Adonis Diaries

When the ultimate of thieves is to pay us a visit? Have we gathered the tiny bits of great memoirs of our close relatives?

Posted on: October 18, 2013

When the ultimate of thieves is to pay us a visit? Have we gathered the tiny bits of great memoirs?

Lately, many close older relatives of mine and of my parents are dying, practically handicapped, bed-redden, losing their memories, and spending more time in the emergency rooms than at home.

This getting old condition is extremely exhausting physically, emotionally and financially to the sick and to those taking care of them.

I paid a visit to one of my “uncles”, the husband of one of my mother’s sisters, and my aunt was again in the hospital. My aunt has undergone many surgeries of all kinds in the last 20 years and is confined to walk in her house using a walker.

My uncle looked depressed and blurted out “Here we are. When the ultimate of thieves is to pay us a visit?

The French author Pivot wrote:

“Most of my old classmates, when they lose their parents, and even more when their grandparents disappear, regretted not having had the time – in truth, curiosity – to ask them about their childhood, their youth, their debut in existence, their joys, their disappointments.
They have let go the older close people, retaining only what was considered the most essential of their life, but leaving out to nothingness the thousand small grains which are the sugar, salt and pepper (of what is living).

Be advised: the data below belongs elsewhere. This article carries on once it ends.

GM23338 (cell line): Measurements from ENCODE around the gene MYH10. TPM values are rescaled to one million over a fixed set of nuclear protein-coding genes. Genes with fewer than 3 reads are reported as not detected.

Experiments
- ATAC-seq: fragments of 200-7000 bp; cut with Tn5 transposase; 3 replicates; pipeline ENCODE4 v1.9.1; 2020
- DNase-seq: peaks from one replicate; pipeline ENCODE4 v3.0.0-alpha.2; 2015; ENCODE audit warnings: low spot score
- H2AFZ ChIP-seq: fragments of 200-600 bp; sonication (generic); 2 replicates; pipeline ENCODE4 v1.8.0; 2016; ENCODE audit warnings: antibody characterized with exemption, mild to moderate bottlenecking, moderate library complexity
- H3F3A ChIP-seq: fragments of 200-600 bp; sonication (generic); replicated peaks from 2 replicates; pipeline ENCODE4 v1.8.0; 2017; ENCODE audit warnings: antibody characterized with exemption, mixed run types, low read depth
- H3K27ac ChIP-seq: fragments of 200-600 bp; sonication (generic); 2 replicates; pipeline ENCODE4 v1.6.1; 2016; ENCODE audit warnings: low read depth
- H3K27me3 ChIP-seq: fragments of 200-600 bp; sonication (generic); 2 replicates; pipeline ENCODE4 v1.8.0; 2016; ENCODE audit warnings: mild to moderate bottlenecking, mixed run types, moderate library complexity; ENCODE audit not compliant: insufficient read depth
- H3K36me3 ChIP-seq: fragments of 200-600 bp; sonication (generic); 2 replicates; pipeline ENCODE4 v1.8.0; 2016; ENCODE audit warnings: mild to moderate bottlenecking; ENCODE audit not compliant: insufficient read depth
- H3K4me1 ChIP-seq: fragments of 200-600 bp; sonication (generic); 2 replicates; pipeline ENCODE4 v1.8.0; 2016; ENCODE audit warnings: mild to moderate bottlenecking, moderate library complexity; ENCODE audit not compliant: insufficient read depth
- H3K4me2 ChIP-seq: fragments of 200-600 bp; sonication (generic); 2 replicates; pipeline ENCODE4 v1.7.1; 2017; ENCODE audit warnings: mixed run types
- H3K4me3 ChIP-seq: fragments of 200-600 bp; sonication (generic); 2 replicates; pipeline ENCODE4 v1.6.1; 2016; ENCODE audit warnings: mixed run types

They lament their too late inability to answer the questions they failed to ask: it never crossed their mind to ask when there was still time.
They regret to have breached the duty of remembrance (of collecting and gathering their memoirs) and to have missed so many opportunities to add to the truth and the Romanesque of the family saga.
I’ve known of inconsolable persons, who after the funeral, considered themselves as negligent and idiots.” End of quote
When I started by blog in 2008, and after getting the hang of posting at least one post every day, I wrote my autobiography and published my diary.
It dawned on me that no autobiography is worth writing if I fail to collect the bits and pieces of my parents’ remembrance.
Particularly that they lived the hard way in Africa, when Africa lacked electricity and running water, and far away from any family members or relatives.
Although I don’t recall sitting with dad and having any useful conversation or discussions, I tried twice to extract a few bits of information, especially names since his memory is intact and vast on ancient people and the town.
My major source of intelligence pieces is mother. Her memory is failing, but I pay close attention to her constant rambling when she sits down to rest from a busy day, and feeling bored for not having enough energy to create tasks in order to fill the time.
I don’t mind listening to mother, as long as she don’t start asking questions on people, where they are, how they are faring, and complaining of the tight financial conditions we are reduced to, and the thousands of worries she has about every one she recalls, the dear dead ones she dream of,  her sleepless nights recollecting the dead ones…

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